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Tuesday, 13 November, 2001, 15:30 GMT
The beasts come alive
Walking With Beasts, BBC
The series has cost 7m to make
By BBC News Online's Jo Kettlewell

Imagine a world where monstrous half-tonne birds feast on miniature horses and otter-like animals with crocodile jaws lurk in murky pools, waiting to ambush hapless drinkers.

Walking With Beasts, BBC
What happened when the dinosaurs disappeared?
Around 50 million years ago, such a fantastical world was a reality.

And this week, TV viewers in the UK will be able to see such bizarre creatures as these, and many others, resurrected in the first episode of the BBC's Walking With Beasts series, thanks to advanced computer-animation technology.

The programmes, which were two years in the making and cost 7m, pick up the story where the hit series Walking With Dinosaurs left off. Beasts chronicles the rise and rise of mammals and birds after dinosaurs cleared the stage.

Series producer Jasper James comments: "The period after the dinosaurs is like the Dark Ages of prehistory, populated by a staggering number of weird, wonderful and totally unique animals that people just don't know about. We are lifting the lid on a mind boggling, forgotten era."

Living relatives

Lifting the lid - sort of. Before it has even begun, Walking With Beasts is provoking controversy about the liberties it takes with the facts. The series gives the animals behavioural traits and colour markings that could not have been established from the fossil records.


I think it is perfectly reasonable for a documentary to say, "we are guessing", I don't think that would be spoiling the magic

Prof Richard Dawkins, zoologist
Of course it would be a dull set of programmes indeed without such speculations, but to what extent should the viewer be left to untangle fact from fiction?

Palaeontologist Dr Adrian Lister is confident the audience will not be left in an information vacuum. "I think the BBC has responded very well to that criticism because, along with the programmes, there is a huge amount of additional material that the viewer can access, where you get text on your screen saying what is known and what is not," he told BBC News Online.

Walking With Beasts, BBC
Palaeontologists look to the present to understand the past
This is one of the drivers of digital television - the option viewers have to call up additional information as they watch. The interactive version of Beasts - available to some digital users in the UK this week - has already won a prestigious TV industry award.

"Also, with Walking With Beasts, the BBC had a slightly easier task than in the previous series because many of the species portrayed have living relatives. This means the guess work is likely to be more accurate," Dr Lister said.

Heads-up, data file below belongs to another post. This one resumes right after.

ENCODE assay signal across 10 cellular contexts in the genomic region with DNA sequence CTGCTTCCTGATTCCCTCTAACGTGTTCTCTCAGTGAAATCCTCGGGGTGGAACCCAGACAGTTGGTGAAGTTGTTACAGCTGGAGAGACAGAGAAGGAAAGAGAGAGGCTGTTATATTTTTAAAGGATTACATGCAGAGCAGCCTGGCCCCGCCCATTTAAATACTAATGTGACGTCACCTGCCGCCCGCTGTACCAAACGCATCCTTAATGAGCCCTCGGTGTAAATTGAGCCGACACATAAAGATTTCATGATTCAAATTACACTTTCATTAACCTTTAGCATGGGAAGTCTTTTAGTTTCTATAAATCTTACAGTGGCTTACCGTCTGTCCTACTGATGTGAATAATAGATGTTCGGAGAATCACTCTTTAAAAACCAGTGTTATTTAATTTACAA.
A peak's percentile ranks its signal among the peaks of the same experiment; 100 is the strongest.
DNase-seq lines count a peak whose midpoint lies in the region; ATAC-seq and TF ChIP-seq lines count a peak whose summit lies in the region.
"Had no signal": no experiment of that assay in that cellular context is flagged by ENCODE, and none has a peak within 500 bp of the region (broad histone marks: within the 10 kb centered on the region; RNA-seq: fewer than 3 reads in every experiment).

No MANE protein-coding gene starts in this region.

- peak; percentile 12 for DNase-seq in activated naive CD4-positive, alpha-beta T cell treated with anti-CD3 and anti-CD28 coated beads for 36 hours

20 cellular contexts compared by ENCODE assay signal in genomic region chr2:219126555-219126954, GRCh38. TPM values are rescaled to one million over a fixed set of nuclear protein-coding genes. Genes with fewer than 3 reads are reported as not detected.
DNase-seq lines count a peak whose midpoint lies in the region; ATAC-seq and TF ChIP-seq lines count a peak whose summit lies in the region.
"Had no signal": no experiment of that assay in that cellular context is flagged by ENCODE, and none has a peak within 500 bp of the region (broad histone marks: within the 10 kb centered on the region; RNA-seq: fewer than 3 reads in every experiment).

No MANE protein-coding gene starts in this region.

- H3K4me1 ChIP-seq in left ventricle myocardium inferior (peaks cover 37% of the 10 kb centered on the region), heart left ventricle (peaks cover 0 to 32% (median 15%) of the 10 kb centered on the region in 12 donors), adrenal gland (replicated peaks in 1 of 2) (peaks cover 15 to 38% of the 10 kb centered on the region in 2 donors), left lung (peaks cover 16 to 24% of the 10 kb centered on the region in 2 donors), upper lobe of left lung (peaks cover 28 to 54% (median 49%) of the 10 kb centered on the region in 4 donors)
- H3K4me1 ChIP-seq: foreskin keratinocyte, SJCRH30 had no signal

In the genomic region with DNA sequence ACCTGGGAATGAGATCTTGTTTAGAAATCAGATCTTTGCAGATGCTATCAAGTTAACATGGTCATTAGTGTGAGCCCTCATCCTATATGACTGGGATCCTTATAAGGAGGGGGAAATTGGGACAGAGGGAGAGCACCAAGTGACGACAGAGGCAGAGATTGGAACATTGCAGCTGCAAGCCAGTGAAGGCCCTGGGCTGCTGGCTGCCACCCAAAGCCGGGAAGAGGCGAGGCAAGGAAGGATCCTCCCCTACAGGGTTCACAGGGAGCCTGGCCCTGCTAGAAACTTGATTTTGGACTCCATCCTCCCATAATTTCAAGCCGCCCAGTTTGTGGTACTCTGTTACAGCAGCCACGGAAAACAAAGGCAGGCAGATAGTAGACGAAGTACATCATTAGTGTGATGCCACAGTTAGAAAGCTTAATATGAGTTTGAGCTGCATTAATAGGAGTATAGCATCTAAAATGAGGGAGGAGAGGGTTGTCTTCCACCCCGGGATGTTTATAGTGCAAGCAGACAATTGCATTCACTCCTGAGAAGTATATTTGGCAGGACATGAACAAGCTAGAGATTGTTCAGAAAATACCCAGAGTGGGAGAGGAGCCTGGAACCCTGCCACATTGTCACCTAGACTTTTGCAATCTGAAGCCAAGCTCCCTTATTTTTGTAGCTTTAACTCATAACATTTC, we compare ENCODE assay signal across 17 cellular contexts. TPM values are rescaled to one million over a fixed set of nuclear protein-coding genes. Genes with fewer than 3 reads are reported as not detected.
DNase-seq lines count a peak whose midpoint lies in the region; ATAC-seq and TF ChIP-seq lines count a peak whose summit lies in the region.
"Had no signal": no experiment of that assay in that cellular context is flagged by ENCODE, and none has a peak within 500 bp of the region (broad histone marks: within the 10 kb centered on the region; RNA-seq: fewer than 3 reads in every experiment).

"I mean really, you either accept you have got to guess certain things or you abandon the whole exercise. I think the programme makers have done as much as they possibly can."

Maintaining the magic

But while "faking it" is getting more and more easy, thanks to computer technology, zoologist Professor Richard Dawkins is getting more and more nervous. He feels that care should be taken to control this new breed of filmmaking, and that some semi-formal guidelines might even be called for.


What we have is a wonderful series, which will tell us a hell of a lot about prehistoric animals

Dr Adrian Lister, palaeontologist
"The computer tools for faking it have become so good that we need a new code of conduct," the Professor of the Public Understanding of Science at Oxford University told BBC News Online.

"Perhaps some new guidelines should be put together by a committee of documentary producers and scientists that act as a point of reference for programme makers.

Walking With Beasts, BBC
The series is seen as a way of bringing science to life
"Of course the individual producer doesn't want to mess it up by breaking the spell, but you have to be clear. I think it is perfectly reasonable for a documentary to say, 'we are guessing'. I don't think that would be spoiling the magic."

Just quite how to handle the brave new world of computer-generated documentaries remains a grey area. But that creatures like Andrewsarchus, a giant wolf-like mammal with a one-metre-long (3ft) jaw, can be brought to life at all is undeniably remarkable.

"What we have is a wonderful series, which will tell us a hell of a lot about prehistoric animals," said Dr Lister. "I am very much in favour of the enterprise."

Walking With Beasts, BBC
Digital viewers can go deeper into the science

Walking With Beasts is broadcast in the UK on BBC One on Thursday, 15 November, at 2030 GMT.

See also:

21 Sep 01 | Sci/Tech
When whales walked the land
02 Nov 01 | Sci/Tech
When mammoths roamed England
16 Sep 99 | Sheffield 99
Walking like a dinosaur
02 Nov 99 | Sci/Tech
Facts and fossils
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